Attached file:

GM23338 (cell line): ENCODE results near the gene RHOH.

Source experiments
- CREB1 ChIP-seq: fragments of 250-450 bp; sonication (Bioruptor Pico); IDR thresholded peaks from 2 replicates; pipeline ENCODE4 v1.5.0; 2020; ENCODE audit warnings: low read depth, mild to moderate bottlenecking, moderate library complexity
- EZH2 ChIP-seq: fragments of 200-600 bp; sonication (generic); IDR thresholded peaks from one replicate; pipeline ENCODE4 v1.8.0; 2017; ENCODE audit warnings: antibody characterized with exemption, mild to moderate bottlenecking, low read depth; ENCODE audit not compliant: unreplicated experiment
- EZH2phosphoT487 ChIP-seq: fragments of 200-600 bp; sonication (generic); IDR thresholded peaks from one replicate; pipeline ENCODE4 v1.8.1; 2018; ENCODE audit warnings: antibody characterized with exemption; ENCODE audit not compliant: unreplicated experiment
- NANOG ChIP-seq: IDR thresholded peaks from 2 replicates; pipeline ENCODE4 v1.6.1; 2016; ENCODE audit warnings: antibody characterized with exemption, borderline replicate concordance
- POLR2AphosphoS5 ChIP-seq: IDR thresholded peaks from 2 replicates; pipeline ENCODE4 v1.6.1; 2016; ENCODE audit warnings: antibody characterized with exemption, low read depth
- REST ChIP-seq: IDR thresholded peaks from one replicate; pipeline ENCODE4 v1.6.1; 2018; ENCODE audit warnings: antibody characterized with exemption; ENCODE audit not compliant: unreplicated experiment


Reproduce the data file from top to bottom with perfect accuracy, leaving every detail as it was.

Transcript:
GM23338 (cell line): ENCODE results near the gene RHOH.

Source experiments
- CREB1 ChIP-seq: fragments of 250-450 bp; sonication (Bioruptor Pico); IDR thresholded peaks from 2 replicates; pipeline ENCODE4 v1.5.0; 2020; ENCODE audit warnings: low read depth, mild to moderate bottlenecking, moderate library complexity
- EZH2 ChIP-seq: fragments of 200-600 bp; sonication (generic); IDR thresholded peaks from one replicate; pipeline ENCODE4 v1.8.0; 2017; ENCODE audit warnings: antibody characterized with exemption, mild to moderate bottlenecking, low read depth; ENCODE audit not compliant: unreplicated experiment
- EZH2phosphoT487 ChIP-seq: fragments of 200-600 bp; sonication (generic); IDR thresholded peaks from one replicate; pipeline ENCODE4 v1.8.1; 2018; ENCODE audit warnings: antibody characterized with exemption; ENCODE audit not compliant: unreplicated experiment
- NANOG ChIP-seq: IDR thresholded peaks from 2 replicates; pipeline ENCODE4 v1.6.1; 2016; ENCODE audit warnings: antibody characterized with exemption, borderline replicate concordance
- POLR2AphosphoS5 ChIP-seq: IDR thresholded peaks from 2 replicates; pipeline ENCODE4 v1.6.1; 2016; ENCODE audit warnings: antibody characterized with exemption, low read depth
- REST ChIP-seq: IDR thresholded peaks from one replicate; pipeline ENCODE4 v1.6.1; 2018; ENCODE audit warnings: antibody characterized with exemption; ENCODE audit not compliant: unreplicated experiment